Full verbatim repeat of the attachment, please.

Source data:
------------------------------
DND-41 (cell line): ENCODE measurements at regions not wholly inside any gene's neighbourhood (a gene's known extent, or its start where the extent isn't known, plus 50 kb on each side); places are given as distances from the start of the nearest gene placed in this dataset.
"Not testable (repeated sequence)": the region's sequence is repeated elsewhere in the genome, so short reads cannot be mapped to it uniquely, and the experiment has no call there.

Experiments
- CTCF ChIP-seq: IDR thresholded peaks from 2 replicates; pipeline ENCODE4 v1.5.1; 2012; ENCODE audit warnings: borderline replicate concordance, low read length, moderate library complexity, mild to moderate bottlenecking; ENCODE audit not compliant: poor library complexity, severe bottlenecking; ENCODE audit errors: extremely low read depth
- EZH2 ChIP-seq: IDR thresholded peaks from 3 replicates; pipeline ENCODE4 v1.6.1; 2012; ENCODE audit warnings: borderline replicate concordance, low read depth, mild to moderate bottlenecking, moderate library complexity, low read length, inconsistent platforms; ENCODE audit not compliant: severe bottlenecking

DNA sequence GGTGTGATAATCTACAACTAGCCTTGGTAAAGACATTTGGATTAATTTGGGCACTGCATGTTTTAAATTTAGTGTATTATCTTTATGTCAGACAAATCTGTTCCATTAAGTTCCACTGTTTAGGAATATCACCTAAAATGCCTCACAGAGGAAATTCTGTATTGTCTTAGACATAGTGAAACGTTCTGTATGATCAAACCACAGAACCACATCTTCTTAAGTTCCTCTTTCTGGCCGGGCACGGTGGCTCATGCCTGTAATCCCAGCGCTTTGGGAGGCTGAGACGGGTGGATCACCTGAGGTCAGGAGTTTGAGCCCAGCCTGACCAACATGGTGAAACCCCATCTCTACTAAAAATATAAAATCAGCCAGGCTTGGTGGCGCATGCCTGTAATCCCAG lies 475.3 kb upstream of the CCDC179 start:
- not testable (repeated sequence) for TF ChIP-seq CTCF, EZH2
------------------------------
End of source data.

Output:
DND-41 (cell line): ENCODE measurements at regions not wholly inside any gene's neighbourhood (a gene's known extent, or its start where the extent isn't known, plus 50 kb on each side); places are given as distances from the start of the nearest gene placed in this dataset.
"Not testable (repeated sequence)": the region's sequence is repeated elsewhere in the genome, so short reads cannot be mapped to it uniquely, and the experiment has no call there.

Experiments
- CTCF ChIP-seq: IDR thresholded peaks from 2 replicates; pipeline ENCODE4 v1.5.1; 2012; ENCODE audit warnings: borderline replicate concordance, low read length, moderate library complexity, mild to moderate bottlenecking; ENCODE audit not compliant: poor library complexity, severe bottlenecking; ENCODE audit errors: extremely low read depth
- EZH2 ChIP-seq: IDR thresholded peaks from 3 replicates; pipeline ENCODE4 v1.6.1; 2012; ENCODE audit warnings: borderline replicate concordance, low read depth, mild to moderate bottlenecking, moderate library complexity, low read length, inconsistent platforms; ENCODE audit not compliant: severe bottlenecking

DNA sequence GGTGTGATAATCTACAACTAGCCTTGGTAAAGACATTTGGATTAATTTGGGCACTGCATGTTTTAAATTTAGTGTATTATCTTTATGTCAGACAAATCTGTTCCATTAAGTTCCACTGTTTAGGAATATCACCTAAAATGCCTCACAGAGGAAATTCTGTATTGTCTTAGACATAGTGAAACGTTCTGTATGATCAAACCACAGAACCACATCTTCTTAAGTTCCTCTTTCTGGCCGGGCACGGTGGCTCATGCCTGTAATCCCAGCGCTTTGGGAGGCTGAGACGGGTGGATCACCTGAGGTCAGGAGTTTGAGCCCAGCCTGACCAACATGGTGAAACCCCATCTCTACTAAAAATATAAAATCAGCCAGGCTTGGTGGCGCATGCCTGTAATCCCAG lies 475.3 kb upstream of the CCDC179 start:
- not testable (repeated sequence) for TF ChIP-seq CTCF, EZH2